with the Army’s transformation to a more mobile and deployable force, and that these
could be available in approximately the same time-frame as the Crusader.
On May 13, Under Secretary of Defense for Acquisition, Technology and Logistics
Pete Aldridge banned the Army from spending more money on Crusader and ordered a
separate review of which Crusader technologies the Army wishes to carry forward into
the Future Combat System (FCS) program, due by June 30, 2002.10 Deputy Secretary of
Defense Paul Wolfowitz has suggested that funds allocated to the Crusader in the
FY2004-2009 Defense Planning Guidance could be applied to a variety of new long-range
fire support technology programs, including:
!Excaliber Guided Artillery Munition (Raytheon)
!Guided Multiple Launch Rocket System (Lockheed-Martin)
!High Mobility Artillery Rocket System (Lockheed-Martin)
!Non-Line-of-Sight Future Combat System (Boeing/SAIC)
The weight and timing of the Crusader are seen as key disadvantages. Its weight,
about 40 tons, is twice the target weight of all other transformational weapons systems
planned for the Army. It is designed to fight with the 70-ton Abrams tank, which will be
phased out within 30 years. The General Accounting Office has noted that the Crusader
will first be deployed in 2008, and this is the same year that the Army plans to begin
deployment of the FCS, which would eventually replace the Crusader.11 In his SASC
testimony, Secretary Rumsfeld emphasized that Crusader was not designed to deliver
precision fires and he favored transformational investments in precision fires.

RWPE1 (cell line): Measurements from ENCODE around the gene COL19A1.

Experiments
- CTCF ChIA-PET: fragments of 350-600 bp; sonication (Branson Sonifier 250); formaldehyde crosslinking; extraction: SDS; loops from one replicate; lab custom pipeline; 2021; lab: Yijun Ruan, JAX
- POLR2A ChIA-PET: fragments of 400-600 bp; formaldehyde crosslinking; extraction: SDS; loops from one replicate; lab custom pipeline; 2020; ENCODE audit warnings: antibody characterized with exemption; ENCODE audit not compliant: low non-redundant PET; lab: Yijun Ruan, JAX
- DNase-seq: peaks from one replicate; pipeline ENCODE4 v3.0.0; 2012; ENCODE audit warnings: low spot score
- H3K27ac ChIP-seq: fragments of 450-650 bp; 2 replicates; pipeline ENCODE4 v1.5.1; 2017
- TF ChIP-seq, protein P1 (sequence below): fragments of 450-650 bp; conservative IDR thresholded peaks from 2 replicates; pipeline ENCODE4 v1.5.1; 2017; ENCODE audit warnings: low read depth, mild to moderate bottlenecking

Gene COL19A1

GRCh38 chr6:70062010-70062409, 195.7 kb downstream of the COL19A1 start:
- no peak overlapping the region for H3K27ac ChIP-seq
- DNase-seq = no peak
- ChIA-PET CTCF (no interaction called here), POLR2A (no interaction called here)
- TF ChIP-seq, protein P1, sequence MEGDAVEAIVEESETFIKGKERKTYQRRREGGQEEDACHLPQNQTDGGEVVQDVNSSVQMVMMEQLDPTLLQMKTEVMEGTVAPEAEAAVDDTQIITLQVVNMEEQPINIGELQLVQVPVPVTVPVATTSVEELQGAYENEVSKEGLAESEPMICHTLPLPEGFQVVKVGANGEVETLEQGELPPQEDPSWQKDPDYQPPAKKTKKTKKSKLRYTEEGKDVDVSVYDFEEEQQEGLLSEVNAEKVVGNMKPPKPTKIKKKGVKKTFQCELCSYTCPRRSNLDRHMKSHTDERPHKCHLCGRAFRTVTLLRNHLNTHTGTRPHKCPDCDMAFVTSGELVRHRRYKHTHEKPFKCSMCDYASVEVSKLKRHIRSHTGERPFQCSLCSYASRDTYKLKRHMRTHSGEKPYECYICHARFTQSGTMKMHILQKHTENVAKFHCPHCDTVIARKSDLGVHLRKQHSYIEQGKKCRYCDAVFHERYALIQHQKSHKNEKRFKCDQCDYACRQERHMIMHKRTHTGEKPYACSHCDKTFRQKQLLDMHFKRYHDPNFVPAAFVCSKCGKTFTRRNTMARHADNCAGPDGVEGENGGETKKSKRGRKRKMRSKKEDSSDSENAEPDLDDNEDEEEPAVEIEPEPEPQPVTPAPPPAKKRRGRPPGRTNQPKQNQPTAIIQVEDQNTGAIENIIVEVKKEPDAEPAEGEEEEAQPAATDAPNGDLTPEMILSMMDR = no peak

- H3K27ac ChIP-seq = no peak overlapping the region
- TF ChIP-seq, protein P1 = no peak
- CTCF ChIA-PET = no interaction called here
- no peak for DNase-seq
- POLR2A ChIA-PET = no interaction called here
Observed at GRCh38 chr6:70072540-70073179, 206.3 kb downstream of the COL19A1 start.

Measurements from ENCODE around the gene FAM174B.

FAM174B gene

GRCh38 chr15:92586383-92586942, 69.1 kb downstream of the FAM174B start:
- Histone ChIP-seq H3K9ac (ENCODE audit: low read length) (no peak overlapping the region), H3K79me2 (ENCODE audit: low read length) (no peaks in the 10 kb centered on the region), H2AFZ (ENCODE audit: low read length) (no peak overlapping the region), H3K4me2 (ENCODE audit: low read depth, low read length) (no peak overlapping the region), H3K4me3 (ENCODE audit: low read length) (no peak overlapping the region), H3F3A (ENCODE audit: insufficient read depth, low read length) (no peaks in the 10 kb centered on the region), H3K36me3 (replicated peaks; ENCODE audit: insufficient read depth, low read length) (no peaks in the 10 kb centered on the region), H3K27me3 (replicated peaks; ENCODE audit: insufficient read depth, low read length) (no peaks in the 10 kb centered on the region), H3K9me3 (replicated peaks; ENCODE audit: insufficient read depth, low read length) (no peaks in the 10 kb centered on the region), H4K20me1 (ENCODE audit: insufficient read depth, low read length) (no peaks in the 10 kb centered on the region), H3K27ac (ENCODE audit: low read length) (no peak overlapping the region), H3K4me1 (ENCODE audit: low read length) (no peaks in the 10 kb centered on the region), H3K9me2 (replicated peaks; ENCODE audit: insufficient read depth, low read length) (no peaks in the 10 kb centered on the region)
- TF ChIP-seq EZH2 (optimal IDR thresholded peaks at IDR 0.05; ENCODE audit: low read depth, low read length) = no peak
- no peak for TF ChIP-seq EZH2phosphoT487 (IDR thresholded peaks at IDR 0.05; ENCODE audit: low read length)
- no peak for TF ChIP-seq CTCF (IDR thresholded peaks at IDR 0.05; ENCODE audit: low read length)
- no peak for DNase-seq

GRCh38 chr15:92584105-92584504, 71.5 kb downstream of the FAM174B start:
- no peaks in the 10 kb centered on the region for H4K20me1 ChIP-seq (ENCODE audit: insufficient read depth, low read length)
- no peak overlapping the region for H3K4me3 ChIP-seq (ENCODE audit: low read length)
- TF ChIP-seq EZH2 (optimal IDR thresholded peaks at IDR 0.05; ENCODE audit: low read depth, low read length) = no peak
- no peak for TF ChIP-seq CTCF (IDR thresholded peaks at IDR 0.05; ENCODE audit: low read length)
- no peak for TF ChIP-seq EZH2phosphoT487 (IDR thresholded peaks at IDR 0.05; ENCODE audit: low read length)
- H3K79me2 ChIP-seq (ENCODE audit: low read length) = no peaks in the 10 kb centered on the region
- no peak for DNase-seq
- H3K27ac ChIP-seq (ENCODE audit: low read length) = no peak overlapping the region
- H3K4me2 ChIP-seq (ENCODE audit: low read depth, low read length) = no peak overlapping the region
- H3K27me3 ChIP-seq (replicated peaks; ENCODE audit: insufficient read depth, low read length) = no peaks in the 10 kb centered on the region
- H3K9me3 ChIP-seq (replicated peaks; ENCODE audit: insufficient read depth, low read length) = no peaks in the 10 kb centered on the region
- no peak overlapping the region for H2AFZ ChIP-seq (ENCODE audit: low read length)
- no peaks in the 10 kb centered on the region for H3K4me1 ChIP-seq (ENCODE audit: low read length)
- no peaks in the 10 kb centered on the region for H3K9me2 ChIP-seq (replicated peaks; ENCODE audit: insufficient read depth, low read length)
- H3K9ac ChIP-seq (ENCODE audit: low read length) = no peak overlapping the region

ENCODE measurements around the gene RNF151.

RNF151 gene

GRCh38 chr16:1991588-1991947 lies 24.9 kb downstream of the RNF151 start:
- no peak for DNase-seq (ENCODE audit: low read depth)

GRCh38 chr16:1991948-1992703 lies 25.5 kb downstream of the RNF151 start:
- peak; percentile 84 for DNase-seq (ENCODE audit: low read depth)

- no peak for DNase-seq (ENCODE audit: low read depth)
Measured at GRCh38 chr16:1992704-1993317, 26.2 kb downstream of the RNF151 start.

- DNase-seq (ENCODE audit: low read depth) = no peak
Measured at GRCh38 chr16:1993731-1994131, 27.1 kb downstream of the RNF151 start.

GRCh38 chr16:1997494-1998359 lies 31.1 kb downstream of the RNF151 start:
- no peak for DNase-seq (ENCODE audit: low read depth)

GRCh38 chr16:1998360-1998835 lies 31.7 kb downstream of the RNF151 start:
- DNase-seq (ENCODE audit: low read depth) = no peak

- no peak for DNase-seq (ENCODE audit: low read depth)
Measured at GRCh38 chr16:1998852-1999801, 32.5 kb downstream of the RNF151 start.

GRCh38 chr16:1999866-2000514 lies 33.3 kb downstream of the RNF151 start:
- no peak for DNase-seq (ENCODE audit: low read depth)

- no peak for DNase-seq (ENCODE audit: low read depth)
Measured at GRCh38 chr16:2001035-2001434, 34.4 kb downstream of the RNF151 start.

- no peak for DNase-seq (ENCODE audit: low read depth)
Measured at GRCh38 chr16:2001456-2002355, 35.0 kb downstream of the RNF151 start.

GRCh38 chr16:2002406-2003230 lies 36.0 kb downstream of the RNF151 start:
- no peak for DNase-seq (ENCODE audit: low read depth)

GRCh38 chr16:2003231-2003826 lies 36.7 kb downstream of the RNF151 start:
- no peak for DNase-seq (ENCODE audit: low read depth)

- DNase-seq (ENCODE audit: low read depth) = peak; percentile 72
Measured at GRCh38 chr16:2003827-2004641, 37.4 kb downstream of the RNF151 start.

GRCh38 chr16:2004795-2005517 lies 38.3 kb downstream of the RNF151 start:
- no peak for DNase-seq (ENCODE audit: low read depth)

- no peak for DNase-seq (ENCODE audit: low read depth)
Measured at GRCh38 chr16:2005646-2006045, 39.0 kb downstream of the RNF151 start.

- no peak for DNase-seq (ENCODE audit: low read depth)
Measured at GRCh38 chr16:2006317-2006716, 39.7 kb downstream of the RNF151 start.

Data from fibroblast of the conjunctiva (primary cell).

Finally, cancellation of the Crusader is the kind of bold step forward that President
Bush proposed during his election campaign with the concept of “skipping a generation”
in weapons deployments. To illustrate the importance attached to this principle, the
Office of Management and Budget stated that “The President’s senior advisors would

9 See CRS Report RL31384, V-22 Osprey Tilt-Rotor Aircraft, by Christopher Bolkcom.
10 Erin Q. Winograd. Inside, “OSD Bans Army From Spending Money On Crusader
Development,” May 13, 2002.
11 Defense Acquisition: Army Transformation Faces Weapon Systems Challenges (21-May-01,

recommend that he veto any bill which included statutory restrictions limiting his ability
to cancel this program.”12
Arguments for Continuing the Crusader Program
Many artillerymen believe that the howitzer will continue to occupy an important
niche on the future battlefield.13 U.S. infantrymen fighting recently in the Afghan
mountains during Operation Anaconda had only man-packed mortars for fire support
when combat aircraft were not available. The Excaliber round touted by the
Administration would still require a 155 mm howitzer to fire it; and according to Crusader
supporters, the advanced computers and battlefield networking capabilities of the
Crusader would use Excaliber to better advantage than any other howitzers proposed.
Supporters of the Crusader emphasize that it has performed well in its live-firing